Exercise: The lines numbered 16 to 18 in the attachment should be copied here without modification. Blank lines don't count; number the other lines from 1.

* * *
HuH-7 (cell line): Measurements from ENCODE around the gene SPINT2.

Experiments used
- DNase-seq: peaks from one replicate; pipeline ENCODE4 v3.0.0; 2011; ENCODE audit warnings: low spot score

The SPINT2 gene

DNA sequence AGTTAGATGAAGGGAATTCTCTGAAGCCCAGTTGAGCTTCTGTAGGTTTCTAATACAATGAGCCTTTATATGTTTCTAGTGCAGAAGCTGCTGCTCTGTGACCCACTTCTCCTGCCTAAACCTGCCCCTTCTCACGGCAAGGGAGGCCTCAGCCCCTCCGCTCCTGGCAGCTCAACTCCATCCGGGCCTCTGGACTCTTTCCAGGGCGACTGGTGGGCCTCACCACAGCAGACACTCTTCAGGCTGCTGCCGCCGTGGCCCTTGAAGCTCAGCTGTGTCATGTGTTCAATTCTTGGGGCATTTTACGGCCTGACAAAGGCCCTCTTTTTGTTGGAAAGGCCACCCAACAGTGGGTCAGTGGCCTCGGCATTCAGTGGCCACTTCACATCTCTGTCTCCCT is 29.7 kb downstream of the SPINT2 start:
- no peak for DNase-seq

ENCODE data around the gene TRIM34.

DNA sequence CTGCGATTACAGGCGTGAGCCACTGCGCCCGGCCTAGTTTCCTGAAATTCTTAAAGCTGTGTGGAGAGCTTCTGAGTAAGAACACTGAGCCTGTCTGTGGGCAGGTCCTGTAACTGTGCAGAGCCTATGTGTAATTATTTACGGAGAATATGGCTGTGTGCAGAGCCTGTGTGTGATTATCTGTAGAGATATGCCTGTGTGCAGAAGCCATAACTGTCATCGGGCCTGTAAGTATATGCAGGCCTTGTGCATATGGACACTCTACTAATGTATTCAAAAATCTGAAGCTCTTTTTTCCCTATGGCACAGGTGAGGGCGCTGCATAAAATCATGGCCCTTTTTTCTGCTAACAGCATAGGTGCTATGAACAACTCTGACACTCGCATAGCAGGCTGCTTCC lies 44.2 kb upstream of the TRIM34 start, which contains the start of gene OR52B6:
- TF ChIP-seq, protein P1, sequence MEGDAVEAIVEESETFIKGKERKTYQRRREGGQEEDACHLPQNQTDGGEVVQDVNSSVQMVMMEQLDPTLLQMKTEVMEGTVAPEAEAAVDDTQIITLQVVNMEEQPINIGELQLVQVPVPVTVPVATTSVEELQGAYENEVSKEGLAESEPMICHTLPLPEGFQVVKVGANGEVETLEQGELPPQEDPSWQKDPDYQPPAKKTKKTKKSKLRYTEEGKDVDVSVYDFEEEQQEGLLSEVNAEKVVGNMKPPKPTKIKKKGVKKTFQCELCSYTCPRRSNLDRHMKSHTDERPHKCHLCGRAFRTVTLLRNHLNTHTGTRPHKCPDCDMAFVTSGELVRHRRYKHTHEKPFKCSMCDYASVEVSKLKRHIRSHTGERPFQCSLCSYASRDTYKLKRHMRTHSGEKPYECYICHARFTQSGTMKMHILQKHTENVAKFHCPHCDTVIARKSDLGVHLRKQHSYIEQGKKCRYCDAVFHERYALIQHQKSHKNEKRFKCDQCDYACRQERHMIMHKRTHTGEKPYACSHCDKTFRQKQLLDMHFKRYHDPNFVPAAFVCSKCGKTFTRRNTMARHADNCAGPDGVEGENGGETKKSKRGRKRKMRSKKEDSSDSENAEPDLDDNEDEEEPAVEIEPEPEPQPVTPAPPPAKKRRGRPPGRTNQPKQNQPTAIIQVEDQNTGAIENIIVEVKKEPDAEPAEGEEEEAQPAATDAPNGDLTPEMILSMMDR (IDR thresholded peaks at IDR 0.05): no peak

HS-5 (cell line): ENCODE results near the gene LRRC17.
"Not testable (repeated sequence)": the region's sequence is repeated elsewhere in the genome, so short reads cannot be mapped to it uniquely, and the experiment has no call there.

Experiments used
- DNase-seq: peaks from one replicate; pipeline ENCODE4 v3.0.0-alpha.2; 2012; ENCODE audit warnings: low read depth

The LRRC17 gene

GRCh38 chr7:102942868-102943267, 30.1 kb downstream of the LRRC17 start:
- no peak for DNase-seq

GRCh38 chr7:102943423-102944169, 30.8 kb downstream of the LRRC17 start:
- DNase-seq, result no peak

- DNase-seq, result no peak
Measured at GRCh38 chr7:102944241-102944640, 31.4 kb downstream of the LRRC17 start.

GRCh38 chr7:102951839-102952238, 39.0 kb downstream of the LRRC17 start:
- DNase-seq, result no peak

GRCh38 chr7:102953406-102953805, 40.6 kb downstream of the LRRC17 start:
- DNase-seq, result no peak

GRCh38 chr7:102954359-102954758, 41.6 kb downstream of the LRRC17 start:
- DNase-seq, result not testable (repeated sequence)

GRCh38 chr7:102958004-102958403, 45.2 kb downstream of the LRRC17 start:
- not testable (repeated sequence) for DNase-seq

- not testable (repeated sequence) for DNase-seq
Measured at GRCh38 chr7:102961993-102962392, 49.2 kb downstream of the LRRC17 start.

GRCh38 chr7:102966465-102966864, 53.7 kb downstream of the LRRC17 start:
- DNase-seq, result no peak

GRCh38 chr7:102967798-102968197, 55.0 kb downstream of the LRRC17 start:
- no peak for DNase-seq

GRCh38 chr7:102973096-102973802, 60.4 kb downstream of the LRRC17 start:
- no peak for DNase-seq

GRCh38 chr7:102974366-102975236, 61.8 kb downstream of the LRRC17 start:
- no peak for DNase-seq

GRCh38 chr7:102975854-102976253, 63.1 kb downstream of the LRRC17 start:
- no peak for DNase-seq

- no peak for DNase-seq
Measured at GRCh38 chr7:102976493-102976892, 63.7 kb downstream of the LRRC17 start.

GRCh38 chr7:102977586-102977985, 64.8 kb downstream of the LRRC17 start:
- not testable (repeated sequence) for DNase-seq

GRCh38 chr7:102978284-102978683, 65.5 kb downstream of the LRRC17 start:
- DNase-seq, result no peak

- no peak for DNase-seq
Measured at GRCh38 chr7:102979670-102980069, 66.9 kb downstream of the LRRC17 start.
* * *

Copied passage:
- no peak for DNase-seq

GRCh38 chr7:102943423-102944169, 30.8 kb downstream of the LRRC17 start:
- DNase-seq, result no peak